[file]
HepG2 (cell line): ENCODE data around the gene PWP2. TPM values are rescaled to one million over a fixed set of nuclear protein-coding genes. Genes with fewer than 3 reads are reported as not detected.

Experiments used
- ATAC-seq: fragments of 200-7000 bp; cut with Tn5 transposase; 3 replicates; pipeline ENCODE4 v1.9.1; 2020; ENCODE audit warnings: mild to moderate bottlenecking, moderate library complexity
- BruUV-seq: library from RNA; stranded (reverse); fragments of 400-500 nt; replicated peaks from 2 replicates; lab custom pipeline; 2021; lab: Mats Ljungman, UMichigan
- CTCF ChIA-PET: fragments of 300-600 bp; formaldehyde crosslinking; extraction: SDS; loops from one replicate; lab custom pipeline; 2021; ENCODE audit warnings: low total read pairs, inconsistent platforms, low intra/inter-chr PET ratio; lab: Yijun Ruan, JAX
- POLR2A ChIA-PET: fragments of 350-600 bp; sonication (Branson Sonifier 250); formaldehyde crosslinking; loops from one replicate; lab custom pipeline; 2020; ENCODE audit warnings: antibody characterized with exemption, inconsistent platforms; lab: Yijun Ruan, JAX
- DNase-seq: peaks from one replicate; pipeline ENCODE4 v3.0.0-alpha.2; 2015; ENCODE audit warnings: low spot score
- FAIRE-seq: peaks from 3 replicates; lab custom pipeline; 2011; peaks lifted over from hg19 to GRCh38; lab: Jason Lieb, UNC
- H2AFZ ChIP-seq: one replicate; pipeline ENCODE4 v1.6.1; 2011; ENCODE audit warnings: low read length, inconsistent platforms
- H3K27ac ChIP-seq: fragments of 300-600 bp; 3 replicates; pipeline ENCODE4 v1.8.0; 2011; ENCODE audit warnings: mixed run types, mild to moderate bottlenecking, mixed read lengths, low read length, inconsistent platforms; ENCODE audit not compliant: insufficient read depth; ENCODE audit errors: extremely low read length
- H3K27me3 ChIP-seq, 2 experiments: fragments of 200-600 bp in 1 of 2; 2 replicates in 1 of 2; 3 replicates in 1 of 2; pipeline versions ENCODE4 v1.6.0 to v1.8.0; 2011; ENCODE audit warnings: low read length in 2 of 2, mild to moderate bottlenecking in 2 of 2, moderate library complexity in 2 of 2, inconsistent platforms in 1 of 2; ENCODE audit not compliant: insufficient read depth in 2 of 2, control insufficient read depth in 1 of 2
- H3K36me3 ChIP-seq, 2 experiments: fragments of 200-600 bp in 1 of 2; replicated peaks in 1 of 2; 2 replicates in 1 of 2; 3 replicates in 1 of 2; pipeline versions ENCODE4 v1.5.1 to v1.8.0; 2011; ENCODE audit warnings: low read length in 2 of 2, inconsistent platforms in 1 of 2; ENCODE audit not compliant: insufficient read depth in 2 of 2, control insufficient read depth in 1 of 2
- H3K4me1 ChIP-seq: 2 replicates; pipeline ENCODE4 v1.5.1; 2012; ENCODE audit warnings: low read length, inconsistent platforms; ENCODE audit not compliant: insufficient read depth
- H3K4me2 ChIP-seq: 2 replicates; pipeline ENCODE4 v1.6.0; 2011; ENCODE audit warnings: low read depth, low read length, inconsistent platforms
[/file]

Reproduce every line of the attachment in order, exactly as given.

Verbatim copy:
HepG2 (cell line): ENCODE data around the gene PWP2. TPM values are rescaled to one million over a fixed set of nuclear protein-coding genes. Genes with fewer than 3 reads are reported as not detected.

Experiments used
- ATAC-seq: fragments of 200-7000 bp; cut with Tn5 transposase; 3 replicates; pipeline ENCODE4 v1.9.1; 2020; ENCODE audit warnings: mild to moderate bottlenecking, moderate library complexity
- BruUV-seq: library from RNA; stranded (reverse); fragments of 400-500 nt; replicated peaks from 2 replicates; lab custom pipeline; 2021; lab: Mats Ljungman, UMichigan
- CTCF ChIA-PET: fragments of 300-600 bp; formaldehyde crosslinking; extraction: SDS; loops from one replicate; lab custom pipeline; 2021; ENCODE audit warnings: low total read pairs, inconsistent platforms, low intra/inter-chr PET ratio; lab: Yijun Ruan, JAX
- POLR2A ChIA-PET: fragments of 350-600 bp; sonication (Branson Sonifier 250); formaldehyde crosslinking; loops from one replicate; lab custom pipeline; 2020; ENCODE audit warnings: antibody characterized with exemption, inconsistent platforms; lab: Yijun Ruan, JAX
- DNase-seq: peaks from one replicate; pipeline ENCODE4 v3.0.0-alpha.2; 2015; ENCODE audit warnings: low spot score
- FAIRE-seq: peaks from 3 replicates; lab custom pipeline; 2011; peaks lifted over from hg19 to GRCh38; lab: Jason Lieb, UNC
- H2AFZ ChIP-seq: one replicate; pipeline ENCODE4 v1.6.1; 2011; ENCODE audit warnings: low read length, inconsistent platforms
- H3K27ac ChIP-seq: fragments of 300-600 bp; 3 replicates; pipeline ENCODE4 v1.8.0; 2011; ENCODE audit warnings: mixed run types, mild to moderate bottlenecking, mixed read lengths, low read length, inconsistent platforms; ENCODE audit not compliant: insufficient read depth; ENCODE audit errors: extremely low read length
- H3K27me3 ChIP-seq, 2 experiments: fragments of 200-600 bp in 1 of 2; 2 replicates in 1 of 2; 3 replicates in 1 of 2; pipeline versions ENCODE4 v1.6.0 to v1.8.0; 2011; ENCODE audit warnings: low read length in 2 of 2, mild to moderate bottlenecking in 2 of 2, moderate library complexity in 2 of 2, inconsistent platforms in 1 of 2; ENCODE audit not compliant: insufficient read depth in 2 of 2, control insufficient read depth in 1 of 2
- H3K36me3 ChIP-seq, 2 experiments: fragments of 200-600 bp in 1 of 2; replicated peaks in 1 of 2; 2 replicates in 1 of 2; 3 replicates in 1 of 2; pipeline versions ENCODE4 v1.5.1 to v1.8.0; 2011; ENCODE audit warnings: low read length in 2 of 2, inconsistent platforms in 1 of 2; ENCODE audit not compliant: insufficient read depth in 2 of 2, control insufficient read depth in 1 of 2
- H3K4me1 ChIP-seq: 2 replicates; pipeline ENCODE4 v1.5.1; 2012; ENCODE audit warnings: low read length, inconsistent platforms; ENCODE audit not compliant: insufficient read depth
- H3K4me2 ChIP-seq: 2 replicates; pipeline ENCODE4 v1.6.0; 2011; ENCODE audit warnings: low read depth, low read length, inconsistent platforms